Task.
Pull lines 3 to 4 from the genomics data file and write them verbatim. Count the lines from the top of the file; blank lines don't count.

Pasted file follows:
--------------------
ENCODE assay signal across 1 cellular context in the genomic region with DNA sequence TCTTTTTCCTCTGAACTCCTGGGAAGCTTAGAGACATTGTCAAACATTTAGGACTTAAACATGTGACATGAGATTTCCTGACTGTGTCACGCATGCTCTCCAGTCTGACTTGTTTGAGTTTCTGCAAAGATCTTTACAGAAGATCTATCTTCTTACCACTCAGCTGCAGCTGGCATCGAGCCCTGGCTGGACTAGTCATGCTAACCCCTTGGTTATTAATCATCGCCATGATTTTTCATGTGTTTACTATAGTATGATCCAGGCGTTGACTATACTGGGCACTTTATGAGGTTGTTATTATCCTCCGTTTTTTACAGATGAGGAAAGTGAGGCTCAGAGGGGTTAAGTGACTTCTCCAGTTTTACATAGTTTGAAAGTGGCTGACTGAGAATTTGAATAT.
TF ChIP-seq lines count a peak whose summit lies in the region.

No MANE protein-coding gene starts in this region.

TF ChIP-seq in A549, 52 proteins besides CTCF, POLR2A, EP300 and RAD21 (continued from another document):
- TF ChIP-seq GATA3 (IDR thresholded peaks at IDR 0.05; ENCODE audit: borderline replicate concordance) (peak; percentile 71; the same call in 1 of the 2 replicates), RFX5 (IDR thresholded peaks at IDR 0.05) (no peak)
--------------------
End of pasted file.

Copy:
No MANE protein-coding gene starts in this region.

TF ChIP-seq in A549, 52 proteins besides CTCF, POLR2A, EP300 and RAD21 (continued from another document):